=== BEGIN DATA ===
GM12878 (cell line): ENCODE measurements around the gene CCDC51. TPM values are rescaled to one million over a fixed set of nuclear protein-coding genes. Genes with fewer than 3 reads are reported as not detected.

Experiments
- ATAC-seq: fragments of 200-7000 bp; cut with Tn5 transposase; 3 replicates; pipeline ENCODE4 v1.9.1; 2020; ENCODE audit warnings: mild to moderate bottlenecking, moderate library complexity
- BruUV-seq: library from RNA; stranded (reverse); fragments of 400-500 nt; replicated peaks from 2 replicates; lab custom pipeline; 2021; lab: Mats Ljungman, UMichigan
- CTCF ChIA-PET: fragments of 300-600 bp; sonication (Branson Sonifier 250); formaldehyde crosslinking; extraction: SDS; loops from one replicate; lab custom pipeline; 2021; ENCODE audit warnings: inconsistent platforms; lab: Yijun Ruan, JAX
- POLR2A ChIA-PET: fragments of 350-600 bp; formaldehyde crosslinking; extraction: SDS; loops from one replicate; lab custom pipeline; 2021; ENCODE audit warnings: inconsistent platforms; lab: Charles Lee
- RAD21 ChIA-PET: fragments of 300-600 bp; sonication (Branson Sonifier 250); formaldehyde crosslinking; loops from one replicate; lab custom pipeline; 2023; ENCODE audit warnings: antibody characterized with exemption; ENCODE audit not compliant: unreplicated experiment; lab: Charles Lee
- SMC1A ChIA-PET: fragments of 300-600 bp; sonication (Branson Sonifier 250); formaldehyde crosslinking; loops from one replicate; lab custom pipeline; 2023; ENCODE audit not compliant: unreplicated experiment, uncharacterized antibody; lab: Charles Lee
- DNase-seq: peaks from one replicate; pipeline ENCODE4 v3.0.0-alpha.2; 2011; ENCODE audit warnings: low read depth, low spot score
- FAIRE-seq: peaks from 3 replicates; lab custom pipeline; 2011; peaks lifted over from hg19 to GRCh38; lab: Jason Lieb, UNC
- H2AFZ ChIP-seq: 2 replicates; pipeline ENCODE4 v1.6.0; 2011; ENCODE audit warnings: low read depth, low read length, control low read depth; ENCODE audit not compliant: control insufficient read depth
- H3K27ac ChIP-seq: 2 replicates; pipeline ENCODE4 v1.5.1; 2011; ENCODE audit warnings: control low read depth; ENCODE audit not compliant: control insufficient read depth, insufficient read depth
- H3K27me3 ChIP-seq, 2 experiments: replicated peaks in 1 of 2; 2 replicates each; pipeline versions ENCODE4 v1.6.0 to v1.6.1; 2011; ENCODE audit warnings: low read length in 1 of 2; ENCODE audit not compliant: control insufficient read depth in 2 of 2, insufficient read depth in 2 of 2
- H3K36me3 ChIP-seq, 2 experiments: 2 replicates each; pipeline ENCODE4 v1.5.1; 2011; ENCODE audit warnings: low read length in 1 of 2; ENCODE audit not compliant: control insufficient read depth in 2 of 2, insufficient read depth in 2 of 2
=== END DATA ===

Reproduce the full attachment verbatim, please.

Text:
GM12878 (cell line): ENCODE measurements around the gene CCDC51. TPM values are rescaled to one million over a fixed set of nuclear protein-coding genes. Genes with fewer than 3 reads are reported as not detected.

Experiments
- ATAC-seq: fragments of 200-7000 bp; cut with Tn5 transposase; 3 replicates; pipeline ENCODE4 v1.9.1; 2020; ENCODE audit warnings: mild to moderate bottlenecking, moderate library complexity
- BruUV-seq: library from RNA; stranded (reverse); fragments of 400-500 nt; replicated peaks from 2 replicates; lab custom pipeline; 2021; lab: Mats Ljungman, UMichigan
- CTCF ChIA-PET: fragments of 300-600 bp; sonication (Branson Sonifier 250); formaldehyde crosslinking; extraction: SDS; loops from one replicate; lab custom pipeline; 2021; ENCODE audit warnings: inconsistent platforms; lab: Yijun Ruan, JAX
- POLR2A ChIA-PET: fragments of 350-600 bp; formaldehyde crosslinking; extraction: SDS; loops from one replicate; lab custom pipeline; 2021; ENCODE audit warnings: inconsistent platforms; lab: Charles Lee
- RAD21 ChIA-PET: fragments of 300-600 bp; sonication (Branson Sonifier 250); formaldehyde crosslinking; loops from one replicate; lab custom pipeline; 2023; ENCODE audit warnings: antibody characterized with exemption; ENCODE audit not compliant: unreplicated experiment; lab: Charles Lee
- SMC1A ChIA-PET: fragments of 300-600 bp; sonication (Branson Sonifier 250); formaldehyde crosslinking; loops from one replicate; lab custom pipeline; 2023; ENCODE audit not compliant: unreplicated experiment, uncharacterized antibody; lab: Charles Lee
- DNase-seq: peaks from one replicate; pipeline ENCODE4 v3.0.0-alpha.2; 2011; ENCODE audit warnings: low read depth, low spot score
- FAIRE-seq: peaks from 3 replicates; lab custom pipeline; 2011; peaks lifted over from hg19 to GRCh38; lab: Jason Lieb, UNC
- H2AFZ ChIP-seq: 2 replicates; pipeline ENCODE4 v1.6.0; 2011; ENCODE audit warnings: low read depth, low read length, control low read depth; ENCODE audit not compliant: control insufficient read depth
- H3K27ac ChIP-seq: 2 replicates; pipeline ENCODE4 v1.5.1; 2011; ENCODE audit warnings: control low read depth; ENCODE audit not compliant: control insufficient read depth, insufficient read depth
- H3K27me3 ChIP-seq, 2 experiments: replicated peaks in 1 of 2; 2 replicates each; pipeline versions ENCODE4 v1.6.0 to v1.6.1; 2011; ENCODE audit warnings: low read length in 1 of 2; ENCODE audit not compliant: control insufficient read depth in 2 of 2, insufficient read depth in 2 of 2
- H3K36me3 ChIP-seq, 2 experiments: 2 replicates each; pipeline ENCODE4 v1.5.1; 2011; ENCODE audit warnings: low read length in 1 of 2; ENCODE audit not compliant: control insufficient read depth in 2 of 2, insufficient read depth in 2 of 2